Christi had all the experience and know how with regard to being a barista. She trained all of us and also designed the layout of our espresso bars. She had the vision for Burlap and Bean to expand into the wholesale world and was instrumental in getting us into Whole Foods Markets. Our coffee is currently carried in 10 Whole Food Markets as well as 25 other accounts including White Dog Cafe. I am responsible for the artistic leg of the company and had the vision for us to be a respected listening venue, hoping to fill the void that The Point left when they closed their doors.
ALWAYS include a link to a video of a live performance that best represents how you are planning to present your performance at that venue. PLEASE! I beg of you. Don’t make me go searching on You Tube
2. One of the things i love about Burlap and Bean is the fact that it is outside of Philly, yet its considered one of Philly’s best listening rooms. Can you tell us a bit about how you’ve made B&B a destination for concert-goers over the years.
Honestly, so much credit goes to everyone but me. I had zero background in this industry and learned A LOT from my mistakes and from helpful passionate music lovers who were able to point me in the right direction as I fumbled my way through the dark. Kyle Swartzwelder is a HUGE aspect of what makes us great. Kyle came along Spring of 2007 asking if we had an open mic host. We did not at the time, although we did have an open mic which was somehow managing to run itself. Don’t ask! Ha! We did not have a budget for an open mic host and we were honest with Kyle about that. He said, “if you let me run your open mic, I will run it for free.” It was a very shocking offer but we took it and that turned into Kyle volunteering his time for 2 FULL YEARS. Kyle had a full-time job in the environmental science field and somehow managed to balance all of that plus his growing role in our company. He eventually started taking over running sound for us every weekend on top of the open mic.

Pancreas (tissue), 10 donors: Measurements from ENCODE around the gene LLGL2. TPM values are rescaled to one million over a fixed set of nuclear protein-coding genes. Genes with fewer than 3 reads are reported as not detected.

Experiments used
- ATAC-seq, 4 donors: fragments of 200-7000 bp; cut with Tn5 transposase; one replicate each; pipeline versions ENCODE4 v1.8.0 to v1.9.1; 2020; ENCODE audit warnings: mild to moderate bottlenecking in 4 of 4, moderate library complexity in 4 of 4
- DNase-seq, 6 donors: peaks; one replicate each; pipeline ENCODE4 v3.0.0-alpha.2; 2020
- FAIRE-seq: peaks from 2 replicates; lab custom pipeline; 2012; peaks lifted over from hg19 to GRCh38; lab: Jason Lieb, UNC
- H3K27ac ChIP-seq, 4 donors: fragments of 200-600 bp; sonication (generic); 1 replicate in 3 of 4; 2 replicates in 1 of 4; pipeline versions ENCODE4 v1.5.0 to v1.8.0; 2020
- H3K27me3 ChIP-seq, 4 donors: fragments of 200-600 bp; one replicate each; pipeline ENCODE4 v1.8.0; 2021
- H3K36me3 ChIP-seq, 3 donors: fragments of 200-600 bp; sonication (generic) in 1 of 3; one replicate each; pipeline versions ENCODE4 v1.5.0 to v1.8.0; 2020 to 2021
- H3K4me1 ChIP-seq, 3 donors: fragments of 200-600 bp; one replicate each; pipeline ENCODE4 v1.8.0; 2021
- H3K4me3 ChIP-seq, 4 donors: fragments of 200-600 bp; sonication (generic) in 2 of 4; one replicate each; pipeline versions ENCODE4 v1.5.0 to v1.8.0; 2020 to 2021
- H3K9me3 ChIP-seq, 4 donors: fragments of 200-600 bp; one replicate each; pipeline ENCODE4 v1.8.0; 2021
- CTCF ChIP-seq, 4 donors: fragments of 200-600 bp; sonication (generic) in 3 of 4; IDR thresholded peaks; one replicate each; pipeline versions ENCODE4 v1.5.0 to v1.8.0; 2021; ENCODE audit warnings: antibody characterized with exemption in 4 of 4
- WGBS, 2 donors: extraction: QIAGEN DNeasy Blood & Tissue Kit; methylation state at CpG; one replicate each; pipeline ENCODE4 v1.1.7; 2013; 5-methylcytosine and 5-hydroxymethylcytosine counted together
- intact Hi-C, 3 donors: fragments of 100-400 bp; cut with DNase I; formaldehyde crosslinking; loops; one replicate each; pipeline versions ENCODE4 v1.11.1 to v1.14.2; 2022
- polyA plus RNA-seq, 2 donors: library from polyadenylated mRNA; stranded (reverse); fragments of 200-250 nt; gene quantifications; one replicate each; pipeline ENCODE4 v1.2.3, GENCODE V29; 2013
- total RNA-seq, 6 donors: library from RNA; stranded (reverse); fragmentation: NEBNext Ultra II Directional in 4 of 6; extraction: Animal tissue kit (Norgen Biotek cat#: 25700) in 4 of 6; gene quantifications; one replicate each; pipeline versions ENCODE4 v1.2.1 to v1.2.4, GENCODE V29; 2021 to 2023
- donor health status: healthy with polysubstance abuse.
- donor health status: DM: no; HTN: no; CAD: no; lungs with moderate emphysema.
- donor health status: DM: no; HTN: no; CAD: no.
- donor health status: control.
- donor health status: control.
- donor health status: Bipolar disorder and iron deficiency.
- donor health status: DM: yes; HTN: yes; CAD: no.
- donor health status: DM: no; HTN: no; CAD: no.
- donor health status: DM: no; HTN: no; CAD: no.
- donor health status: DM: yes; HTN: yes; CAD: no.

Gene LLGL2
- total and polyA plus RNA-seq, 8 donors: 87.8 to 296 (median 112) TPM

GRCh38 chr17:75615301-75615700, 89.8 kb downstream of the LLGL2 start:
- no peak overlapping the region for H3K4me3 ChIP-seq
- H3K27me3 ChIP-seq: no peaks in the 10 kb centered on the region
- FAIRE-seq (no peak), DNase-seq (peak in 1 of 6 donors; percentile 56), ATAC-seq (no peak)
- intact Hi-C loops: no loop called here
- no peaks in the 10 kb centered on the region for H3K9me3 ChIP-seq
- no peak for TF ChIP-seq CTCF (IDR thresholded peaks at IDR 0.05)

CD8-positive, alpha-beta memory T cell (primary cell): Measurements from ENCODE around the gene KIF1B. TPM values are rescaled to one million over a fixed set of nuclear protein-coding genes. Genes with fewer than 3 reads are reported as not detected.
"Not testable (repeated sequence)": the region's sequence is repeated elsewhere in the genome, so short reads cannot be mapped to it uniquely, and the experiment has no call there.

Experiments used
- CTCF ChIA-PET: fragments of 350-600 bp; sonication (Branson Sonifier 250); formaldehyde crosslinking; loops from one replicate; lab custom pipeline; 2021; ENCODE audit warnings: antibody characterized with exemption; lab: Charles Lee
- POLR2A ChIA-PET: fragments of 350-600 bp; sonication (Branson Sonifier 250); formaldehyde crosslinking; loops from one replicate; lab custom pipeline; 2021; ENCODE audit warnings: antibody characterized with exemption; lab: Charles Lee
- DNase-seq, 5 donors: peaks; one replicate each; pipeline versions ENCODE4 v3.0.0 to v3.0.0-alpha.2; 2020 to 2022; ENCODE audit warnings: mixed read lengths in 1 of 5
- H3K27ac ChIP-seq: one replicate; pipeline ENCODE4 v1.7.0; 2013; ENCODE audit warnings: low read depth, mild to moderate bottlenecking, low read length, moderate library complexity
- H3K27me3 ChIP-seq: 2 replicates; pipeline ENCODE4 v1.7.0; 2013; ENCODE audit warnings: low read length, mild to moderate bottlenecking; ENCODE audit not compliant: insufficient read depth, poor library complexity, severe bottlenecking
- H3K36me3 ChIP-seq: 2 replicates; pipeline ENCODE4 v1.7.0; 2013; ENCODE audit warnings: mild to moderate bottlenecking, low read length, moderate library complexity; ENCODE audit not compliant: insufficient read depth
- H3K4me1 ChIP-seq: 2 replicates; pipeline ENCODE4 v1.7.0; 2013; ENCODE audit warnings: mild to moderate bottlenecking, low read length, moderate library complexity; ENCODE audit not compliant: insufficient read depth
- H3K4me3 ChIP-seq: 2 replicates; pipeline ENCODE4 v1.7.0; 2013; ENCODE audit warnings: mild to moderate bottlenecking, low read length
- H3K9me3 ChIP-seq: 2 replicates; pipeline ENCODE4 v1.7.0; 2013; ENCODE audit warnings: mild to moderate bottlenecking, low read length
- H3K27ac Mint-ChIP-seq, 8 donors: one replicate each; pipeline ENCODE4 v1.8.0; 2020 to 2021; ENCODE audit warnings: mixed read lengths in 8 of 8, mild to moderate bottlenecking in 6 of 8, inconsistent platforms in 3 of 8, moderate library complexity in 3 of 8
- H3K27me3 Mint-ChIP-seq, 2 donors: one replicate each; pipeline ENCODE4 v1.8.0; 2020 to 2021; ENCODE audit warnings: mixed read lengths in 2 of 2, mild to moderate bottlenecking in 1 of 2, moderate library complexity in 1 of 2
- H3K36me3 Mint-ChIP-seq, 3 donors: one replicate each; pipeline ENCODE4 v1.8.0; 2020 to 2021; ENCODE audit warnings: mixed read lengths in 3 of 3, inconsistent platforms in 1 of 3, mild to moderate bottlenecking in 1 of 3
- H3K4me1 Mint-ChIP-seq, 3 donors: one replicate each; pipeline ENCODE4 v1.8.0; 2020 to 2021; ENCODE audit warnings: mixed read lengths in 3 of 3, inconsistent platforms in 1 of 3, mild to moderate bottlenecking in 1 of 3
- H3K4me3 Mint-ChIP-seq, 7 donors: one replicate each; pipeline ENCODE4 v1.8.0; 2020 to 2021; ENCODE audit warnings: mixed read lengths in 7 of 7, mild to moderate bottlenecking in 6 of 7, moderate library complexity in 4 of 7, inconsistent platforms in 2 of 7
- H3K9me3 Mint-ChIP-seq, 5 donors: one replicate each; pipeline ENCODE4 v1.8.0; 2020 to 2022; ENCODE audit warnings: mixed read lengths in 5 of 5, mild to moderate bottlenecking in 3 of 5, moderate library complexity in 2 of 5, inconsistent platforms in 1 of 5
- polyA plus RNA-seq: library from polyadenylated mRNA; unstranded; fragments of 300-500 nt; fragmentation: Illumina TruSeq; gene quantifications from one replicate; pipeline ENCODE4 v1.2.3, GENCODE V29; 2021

The happy ending to all of this is that last year we were able to bring Kyle on full-time and he was able to walk away from the industry that he was eager to get out of. Kyle’s role at Burlap and Bean allows him to work at something he is passionate about, while balancing his career as a musician as well. It is the best of both worlds for Kyle and a win-win for all of us. You would be hard pressed to find a musician or a listener that did not say “Kyle” right after you said, “Burlap and Bean”. All of that said, I do all of the booking for Burlap and Bean. I book all of the music, the art that is exhibited on our walls each month and the other various events we host such as story hours for children and fund-raisers for local non-profits. It is an all consuming job but I love it and I would not trade it for anything in the world.